Fishing the Diamond Lakes of Arkansas
Zoie Clift, travel writer
Arkansas Department of Parks and Tourism
Arkansas Department of Parks and Tourism
Arkansas is home to more than 600,000 acres of lakes. Among these are five in Southwest Arkansas collectively known as the Diamond Lakes. These are Lake Ouachita and Lake Hamilton at Hot Springs, Lake Catherine near Malvern, DeGray Lake at Arkadelphia and Lake Greeson between Glenwood and Murfreesboro.
Arkansas angler and fishing expert Billy Murray has extensive knowledge of these waters. The Hot Springs native, who was recently inducted into the National Bass Fishing Hall of Fame, started his career over 50 years ago as a fishing guide at Lake Ouachita. He enjoys fishing all of the lakes of the state, including the Diamond Lakes.
“Each body of water has its own personality,” he said. “The characteristics of each are different and the fisheries have different species available and are on different river systems. Within our five-lake area here we have almost any type of water you would like for recreation. Our wealth is in our water. We are so fortunate to have what we have. It’s a boon to Arkansas and gives our people the opportunity to go out and enjoy our state.”
Below, Murray shares his insight on each of the five lakes.
Lake Ouachita is surrounded by the Ouachita National Forest. The 40,100-acre lake is well known for fishing and consistently ranks as one of the top 10 spots in the nation for largemouth bass fishing. The lake has more than 100 uninhabited islands for camping and on the eastern shore is Lake Ouachita State Park.
“Lake Ouachita is the largest lake we have in the state. It is a wilderness lake. It has no homes on it. It is there for flood control, and the lake fluctuates greatly up and down depending on rain and drought. It has multiple species available in the lake, the main ones being bass, striper, walleye and crappie. Each one of these species has a different niche in the water. They don’t cohabitat; they have their own area of the lake they live in. The lake is able to generate more of these fish because of the extensive amount of water fluctuation it has.
“It is probably the premier striper fishing lake in the state. It has a tremendous population with many fish caught being over 30 pounds. And it is one of the few lakes in Arkansas you can go out and target walleye and catch them. Walleye is normally a northern species found in the northern part of the country. The bass population is good, too. You have largemouth bass, smallmouth bass, which are catch and release only, and then there is Kentucky spotted bass. The length limit on the largemouth and spotted bass is 13 inches, which gives these fish a chance to get to maturity before they can be taken out of the lake.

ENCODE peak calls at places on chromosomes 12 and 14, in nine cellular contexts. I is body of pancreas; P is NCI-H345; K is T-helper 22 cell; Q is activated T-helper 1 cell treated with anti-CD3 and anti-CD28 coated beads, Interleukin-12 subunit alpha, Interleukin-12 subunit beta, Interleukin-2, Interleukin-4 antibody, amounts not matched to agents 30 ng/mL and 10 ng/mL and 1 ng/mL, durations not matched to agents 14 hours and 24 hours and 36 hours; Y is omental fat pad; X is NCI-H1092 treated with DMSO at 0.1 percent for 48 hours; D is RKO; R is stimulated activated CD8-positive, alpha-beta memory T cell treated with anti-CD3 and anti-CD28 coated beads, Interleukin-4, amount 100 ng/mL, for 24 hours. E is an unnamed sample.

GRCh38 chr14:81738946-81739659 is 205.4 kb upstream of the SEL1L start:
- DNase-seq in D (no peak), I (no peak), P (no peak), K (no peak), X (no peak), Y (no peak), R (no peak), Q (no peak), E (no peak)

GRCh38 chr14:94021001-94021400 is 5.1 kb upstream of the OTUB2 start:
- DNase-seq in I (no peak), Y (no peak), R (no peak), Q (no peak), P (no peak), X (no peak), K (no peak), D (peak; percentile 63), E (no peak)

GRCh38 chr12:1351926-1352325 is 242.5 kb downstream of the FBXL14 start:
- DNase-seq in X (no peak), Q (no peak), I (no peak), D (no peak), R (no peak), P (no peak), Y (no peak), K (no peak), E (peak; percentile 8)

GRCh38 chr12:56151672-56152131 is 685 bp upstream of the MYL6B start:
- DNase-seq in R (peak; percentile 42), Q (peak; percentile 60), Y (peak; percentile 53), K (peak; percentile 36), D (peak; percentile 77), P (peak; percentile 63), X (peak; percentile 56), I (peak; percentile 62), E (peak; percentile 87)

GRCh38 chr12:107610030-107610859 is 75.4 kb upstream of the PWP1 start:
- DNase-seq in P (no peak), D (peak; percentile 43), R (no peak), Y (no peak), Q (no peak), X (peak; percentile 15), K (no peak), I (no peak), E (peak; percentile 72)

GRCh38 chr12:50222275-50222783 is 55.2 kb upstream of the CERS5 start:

“The river system that feeds Lake Ouachita has got more lakes on it than any other river system in our state. You have Lake Ouachita, Lake Hamilton and Lake Catherine, all on the same river, which is the Ouachita River. So it is a very diverse fishery in that it has huge amounts of big open water, which is not only good for outdoor recreation such as fishing, but it is also a big recreation lake for swimming, skiing, scuba diving; it is a multi use reservoir. And it has somewhere around 1300 miles of shoreline. So it’s a huge body of water. The one thing that makes it so unique is it has huge tributaries that go off of the main body of the lake. It’s serpentine shaped with creeks that go 6 or 7 miles off the main body of the lake. And it has all of the things in it that promote a good fishery, which is grass, standing timber, big open water areas, and lots of long huge shallow flats. Each one of these types of areas is what promotes different species of fish. The big open areas are the striper areas; the long creeks off of the lake are where most of the bass fishing is done. And most of the walleye fishing is done on the ledges and humps that are out in the main body of the lake.”
Downstream from Lake Ouachita is Lake Hamilton. It is of the state’s most popular recreational and residential lakes. Garvan Woodland Gardens is a lakeshore botanical garden that can be accessed by the lake via boat, and Scenic 7 Byway crosses the lake.
“This is a residential lake. It has homes, motels, restaurants, all types of businesses right on the shoreline of the lake. It’s what we call a constant level lake. It doesn’t fluctuate when you get large rains. They try to hold it at a constant level mainly because they don’t want it to flood a bunch of people’s houses. Lake Ouachita is the lake they control the water level in the Ouachita River with. It’s the one that when it rains real hard they just stop the water right there and start letting out the lakes below so they won’t flood.